Right and left
1. The left-right spectrum is no older than 1789, when left and right were used quite literally to describe the groupings seated in the French National Assembly. Monarchists sat to the right of the parliamentary speaker and republicans to the left. There is still a tendency to seat conservative and progressive parties on the right and left respectively in many, but not all, parliamentary chambers. However, the meaning of these terms has changed dramatically in the past two centuries. Virtually no monarchists are to be found in the French National Assembly today, as the monarchy is a dead issue in that country. The same is true of the United States, where left and right have nothing to do with the issue that originated the labels.
Throughout much of the twentieth century left and right were generally understood economically. Those on the right were favourable to classical liberal economic policies with government limited to setting procedural rules only, while leftists tended to support a more interventionist government, as advocated by John Maynard Keynes and his followers, and implemented by the likes of Franklin Roosevelt’s New Deal.
In continental Europe left and right were often understood culturally and religiously, with Christian Democrats and similar groupings seated to the right and the more secularizing liberals and socialists to the left. In more recent decades something of this pattern has come to characterize North America as well. We never had our own French-style revolution, but in the wake of the cultural shifts of the 1960s something of the cleavage between the traditionally religious and the devout secularizers has taken hold here as well. This is the significance of the culture wars we hear so much about. Ten years ago John Fonte wrote of this development in Why There Is a Culture War, in which he saw fit to divide Americans into quasi-Marxist Gramscians and Tocquevillians, with their appreciation for the institutions of civil society. (Also relevant is Gerald De Maio and Louis Bolce, Our Secularist Democratic Party.)
Yet even here the left-right labels are not necessarily helpful. There are many who would find themselves firmly on the side of the “right” on issues of life, marriage and family, yet are suspicious of those who would trumpet the free market as a panacea for all our woes. They might see themselves on the economic left, siding with the labour unions against big business, while they would likely be labelled right-wing extremists by the popular media for being on the cultural/religious right. So where would we locate them on this one-dimensional spectrum?
2. Left and right are as often as not used as negative labels. Once we have assigned one of these to someone, we have given ourselves a reason not to listen further to him or her. Here is where the guilt-by-association game enters the picture. Adolf Hitler was a right-winger. So apparently was George W. Bush. The conclusion is obvious: Bush must have been in league with the nazis. Given that the latter were on the right, how could any self-respecting person possibly sympathize with the right? Every rightist must be a racist or worse, and the best we can do is to place a considerable distance between ourselves and anything that smacks of right-wing thinking and policies.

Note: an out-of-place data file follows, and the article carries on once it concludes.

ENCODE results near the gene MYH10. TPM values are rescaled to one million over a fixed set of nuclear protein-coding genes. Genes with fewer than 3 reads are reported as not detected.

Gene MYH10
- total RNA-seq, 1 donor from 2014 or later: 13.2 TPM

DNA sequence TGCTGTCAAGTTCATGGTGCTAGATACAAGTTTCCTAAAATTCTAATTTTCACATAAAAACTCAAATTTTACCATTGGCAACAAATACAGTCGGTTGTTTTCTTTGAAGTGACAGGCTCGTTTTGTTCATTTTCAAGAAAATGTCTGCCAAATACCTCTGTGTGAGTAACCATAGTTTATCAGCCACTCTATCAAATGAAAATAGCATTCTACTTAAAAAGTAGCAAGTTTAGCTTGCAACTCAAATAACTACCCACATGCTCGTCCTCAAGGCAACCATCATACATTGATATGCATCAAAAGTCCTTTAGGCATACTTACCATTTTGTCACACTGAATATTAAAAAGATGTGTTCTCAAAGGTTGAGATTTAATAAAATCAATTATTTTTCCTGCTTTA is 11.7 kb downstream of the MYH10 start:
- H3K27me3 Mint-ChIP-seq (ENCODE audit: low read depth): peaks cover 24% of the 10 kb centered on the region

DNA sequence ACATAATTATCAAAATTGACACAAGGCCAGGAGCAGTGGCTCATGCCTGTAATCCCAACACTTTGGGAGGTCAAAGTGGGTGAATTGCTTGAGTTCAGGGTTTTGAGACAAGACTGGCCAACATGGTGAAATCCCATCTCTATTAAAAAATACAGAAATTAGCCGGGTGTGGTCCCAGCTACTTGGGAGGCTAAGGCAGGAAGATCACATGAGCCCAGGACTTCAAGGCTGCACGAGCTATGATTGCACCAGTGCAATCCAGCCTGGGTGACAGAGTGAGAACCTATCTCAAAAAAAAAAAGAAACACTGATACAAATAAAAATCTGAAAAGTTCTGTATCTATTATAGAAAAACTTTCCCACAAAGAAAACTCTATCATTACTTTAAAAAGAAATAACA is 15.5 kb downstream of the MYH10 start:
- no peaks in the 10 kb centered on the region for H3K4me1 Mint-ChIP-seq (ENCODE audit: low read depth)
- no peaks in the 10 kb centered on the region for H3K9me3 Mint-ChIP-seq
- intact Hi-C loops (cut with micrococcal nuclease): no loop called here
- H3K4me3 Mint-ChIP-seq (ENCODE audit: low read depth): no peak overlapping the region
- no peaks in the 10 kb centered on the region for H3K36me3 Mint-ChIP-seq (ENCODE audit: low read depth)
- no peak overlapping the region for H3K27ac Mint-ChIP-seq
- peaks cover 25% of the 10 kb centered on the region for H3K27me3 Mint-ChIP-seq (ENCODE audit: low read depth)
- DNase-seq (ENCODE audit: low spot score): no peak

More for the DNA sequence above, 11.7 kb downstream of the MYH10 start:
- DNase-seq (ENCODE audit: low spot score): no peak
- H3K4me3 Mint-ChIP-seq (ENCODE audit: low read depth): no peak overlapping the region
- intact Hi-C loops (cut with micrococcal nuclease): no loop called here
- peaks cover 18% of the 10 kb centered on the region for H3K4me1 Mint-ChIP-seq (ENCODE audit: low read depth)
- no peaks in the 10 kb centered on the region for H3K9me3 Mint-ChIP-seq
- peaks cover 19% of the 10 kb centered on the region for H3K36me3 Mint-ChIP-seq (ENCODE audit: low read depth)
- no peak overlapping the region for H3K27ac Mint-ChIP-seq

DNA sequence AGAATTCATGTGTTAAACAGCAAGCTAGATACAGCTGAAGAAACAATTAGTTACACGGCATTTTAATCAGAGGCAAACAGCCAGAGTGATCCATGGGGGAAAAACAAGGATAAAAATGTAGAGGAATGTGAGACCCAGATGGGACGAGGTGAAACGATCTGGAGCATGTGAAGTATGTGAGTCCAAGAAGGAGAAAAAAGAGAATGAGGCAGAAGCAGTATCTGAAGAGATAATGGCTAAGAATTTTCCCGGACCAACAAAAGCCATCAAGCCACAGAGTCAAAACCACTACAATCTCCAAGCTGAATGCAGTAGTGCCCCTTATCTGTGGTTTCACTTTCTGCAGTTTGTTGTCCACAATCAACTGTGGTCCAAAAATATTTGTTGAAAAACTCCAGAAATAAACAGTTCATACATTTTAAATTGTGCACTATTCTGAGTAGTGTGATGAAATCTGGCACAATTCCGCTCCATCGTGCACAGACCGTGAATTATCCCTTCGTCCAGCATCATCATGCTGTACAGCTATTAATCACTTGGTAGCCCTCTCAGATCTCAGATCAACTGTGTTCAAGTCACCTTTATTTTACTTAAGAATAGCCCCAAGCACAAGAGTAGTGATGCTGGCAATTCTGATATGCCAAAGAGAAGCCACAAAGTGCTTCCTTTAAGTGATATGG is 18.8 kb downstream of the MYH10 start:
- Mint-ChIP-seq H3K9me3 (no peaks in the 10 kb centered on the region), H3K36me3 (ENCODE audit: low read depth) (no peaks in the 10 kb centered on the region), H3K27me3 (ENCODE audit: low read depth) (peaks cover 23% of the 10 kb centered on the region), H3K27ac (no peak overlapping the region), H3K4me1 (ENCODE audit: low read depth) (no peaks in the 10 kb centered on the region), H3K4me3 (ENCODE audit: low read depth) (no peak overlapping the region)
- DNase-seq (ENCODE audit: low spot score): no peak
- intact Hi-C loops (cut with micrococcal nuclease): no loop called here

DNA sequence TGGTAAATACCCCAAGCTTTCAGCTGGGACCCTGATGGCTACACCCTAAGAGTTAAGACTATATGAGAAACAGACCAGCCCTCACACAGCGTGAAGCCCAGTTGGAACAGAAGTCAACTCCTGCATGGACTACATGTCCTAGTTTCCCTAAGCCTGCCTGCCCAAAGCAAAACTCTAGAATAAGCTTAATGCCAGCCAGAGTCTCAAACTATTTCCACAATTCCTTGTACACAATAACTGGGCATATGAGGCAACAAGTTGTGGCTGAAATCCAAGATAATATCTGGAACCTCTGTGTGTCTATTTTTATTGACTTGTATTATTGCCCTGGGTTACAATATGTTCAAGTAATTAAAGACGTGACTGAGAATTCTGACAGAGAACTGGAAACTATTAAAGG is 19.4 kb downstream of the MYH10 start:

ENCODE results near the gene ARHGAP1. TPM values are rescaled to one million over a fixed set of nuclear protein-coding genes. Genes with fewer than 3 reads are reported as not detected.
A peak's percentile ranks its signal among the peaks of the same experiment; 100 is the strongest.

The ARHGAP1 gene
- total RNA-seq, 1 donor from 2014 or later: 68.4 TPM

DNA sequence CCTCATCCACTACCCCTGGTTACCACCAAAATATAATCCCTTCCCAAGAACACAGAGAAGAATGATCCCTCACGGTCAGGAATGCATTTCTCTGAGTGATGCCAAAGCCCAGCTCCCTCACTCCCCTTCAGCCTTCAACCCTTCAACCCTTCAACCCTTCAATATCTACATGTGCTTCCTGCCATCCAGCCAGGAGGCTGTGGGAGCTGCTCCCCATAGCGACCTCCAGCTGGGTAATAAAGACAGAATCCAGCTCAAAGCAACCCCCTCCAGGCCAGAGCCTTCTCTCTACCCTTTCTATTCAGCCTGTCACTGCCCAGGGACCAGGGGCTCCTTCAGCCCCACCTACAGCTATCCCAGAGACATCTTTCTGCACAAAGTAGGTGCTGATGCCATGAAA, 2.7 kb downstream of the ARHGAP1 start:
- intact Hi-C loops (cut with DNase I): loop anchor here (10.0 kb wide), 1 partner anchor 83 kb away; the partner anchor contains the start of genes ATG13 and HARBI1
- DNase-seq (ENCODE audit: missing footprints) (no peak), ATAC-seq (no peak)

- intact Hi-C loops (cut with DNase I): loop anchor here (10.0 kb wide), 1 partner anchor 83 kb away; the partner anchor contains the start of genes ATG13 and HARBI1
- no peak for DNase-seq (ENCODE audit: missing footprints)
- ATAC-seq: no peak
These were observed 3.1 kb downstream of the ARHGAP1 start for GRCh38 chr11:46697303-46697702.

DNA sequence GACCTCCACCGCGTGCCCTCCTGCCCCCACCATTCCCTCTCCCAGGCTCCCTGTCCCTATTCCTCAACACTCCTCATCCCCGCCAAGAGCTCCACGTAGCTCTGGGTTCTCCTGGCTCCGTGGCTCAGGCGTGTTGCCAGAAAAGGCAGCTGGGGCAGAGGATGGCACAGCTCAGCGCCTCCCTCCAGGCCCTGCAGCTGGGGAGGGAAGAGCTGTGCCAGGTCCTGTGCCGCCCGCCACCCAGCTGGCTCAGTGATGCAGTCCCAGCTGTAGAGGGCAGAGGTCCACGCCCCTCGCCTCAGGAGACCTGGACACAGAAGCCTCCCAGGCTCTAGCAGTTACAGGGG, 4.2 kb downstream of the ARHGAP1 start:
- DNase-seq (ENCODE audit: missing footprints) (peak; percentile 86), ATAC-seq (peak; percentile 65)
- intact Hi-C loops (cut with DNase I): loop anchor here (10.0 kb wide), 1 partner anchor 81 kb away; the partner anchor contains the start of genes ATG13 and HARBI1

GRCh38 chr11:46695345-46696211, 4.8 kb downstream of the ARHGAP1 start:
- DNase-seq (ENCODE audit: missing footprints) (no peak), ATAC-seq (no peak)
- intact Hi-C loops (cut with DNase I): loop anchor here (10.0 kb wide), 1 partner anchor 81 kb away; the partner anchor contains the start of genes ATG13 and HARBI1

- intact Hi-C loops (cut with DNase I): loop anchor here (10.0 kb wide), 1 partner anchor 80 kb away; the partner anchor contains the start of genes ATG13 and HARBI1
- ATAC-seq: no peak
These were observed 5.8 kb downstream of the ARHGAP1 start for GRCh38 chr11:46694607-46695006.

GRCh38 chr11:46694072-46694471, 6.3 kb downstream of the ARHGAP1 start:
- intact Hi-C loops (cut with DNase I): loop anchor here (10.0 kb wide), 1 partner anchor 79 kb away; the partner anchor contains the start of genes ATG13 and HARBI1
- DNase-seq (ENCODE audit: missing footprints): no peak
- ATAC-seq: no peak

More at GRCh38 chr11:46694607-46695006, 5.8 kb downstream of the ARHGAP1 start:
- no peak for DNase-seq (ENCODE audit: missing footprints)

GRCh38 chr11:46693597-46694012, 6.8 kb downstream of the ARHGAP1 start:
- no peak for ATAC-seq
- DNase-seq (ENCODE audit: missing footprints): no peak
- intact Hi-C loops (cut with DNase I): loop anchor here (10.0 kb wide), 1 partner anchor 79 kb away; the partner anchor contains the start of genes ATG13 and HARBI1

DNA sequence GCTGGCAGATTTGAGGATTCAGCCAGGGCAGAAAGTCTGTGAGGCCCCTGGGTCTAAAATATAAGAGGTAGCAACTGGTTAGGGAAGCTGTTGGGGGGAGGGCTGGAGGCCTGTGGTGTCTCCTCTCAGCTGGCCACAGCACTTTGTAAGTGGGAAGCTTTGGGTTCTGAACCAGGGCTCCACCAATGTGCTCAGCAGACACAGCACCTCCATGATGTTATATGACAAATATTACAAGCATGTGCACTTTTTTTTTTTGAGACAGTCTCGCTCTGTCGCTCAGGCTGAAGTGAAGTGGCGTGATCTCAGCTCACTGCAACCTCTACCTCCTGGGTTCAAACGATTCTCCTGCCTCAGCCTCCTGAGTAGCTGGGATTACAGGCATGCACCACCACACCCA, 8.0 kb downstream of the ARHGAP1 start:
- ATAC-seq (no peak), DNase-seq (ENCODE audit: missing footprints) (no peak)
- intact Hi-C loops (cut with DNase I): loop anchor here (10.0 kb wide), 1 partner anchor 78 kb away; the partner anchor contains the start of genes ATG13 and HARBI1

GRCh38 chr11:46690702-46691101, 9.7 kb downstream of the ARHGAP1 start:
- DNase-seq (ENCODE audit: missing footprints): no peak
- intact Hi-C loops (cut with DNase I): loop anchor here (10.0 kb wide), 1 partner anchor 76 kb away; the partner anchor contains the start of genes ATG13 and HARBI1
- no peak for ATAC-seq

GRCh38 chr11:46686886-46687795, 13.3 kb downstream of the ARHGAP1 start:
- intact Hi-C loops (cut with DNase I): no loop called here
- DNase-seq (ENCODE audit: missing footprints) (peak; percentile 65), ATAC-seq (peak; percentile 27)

But, as we all know, the game can be played in the other direction too. Barack Obama is on the left. So was Joseph Stalin, and we all know what he did. Obama is obviously a fellow traveller. If we disapprove of Stalin’s atrocities, then everyone on the left is tainted by these. If we oppose the left and if Tony Blair and Gordon Brown are on the left, we can now safely discredit everything they say, freeing us from the obligation to hear them more closely and to do the hard work of critically engaging their ideas.
3. Finally the use of left and right mask the religious character of the various ideologies on offer. Most of the modern ideologies are members of the same religious family. Each in some fashion makes humanity into a god and all thus have at least this in common. But they differ on which manifestation of humanity they choose to worship. Liberalism, whether in its “rightist” or “leftist” form, idolizes the individual, socialism the economic class, and nationalism the nation-state or ethnic community. Although one might conceivably create a spectrum that places ideologies along a continuum between individual and community, it would be unable to distinguish among varieties of community.
Furthermore, there is a cluster of political doctrines that would be difficult to place along any continuum. Such would include European Christian democracy, the radical Islamism of al-Qaeda and Hamas, and the Hindu nationalism of India’s Janata Party. The rather basic differences among these historic religions could not be easily captured by a one-, two- or multi-dimensional model.
For all these reasons, I would love to exclude completely right and left from the political discourse. However, as this is not likely to happen, I will limit myself to asking readers to be aware of the deficiencies inherent in these terms and not to use them as a way of bypassing more careful and critical means of assessment.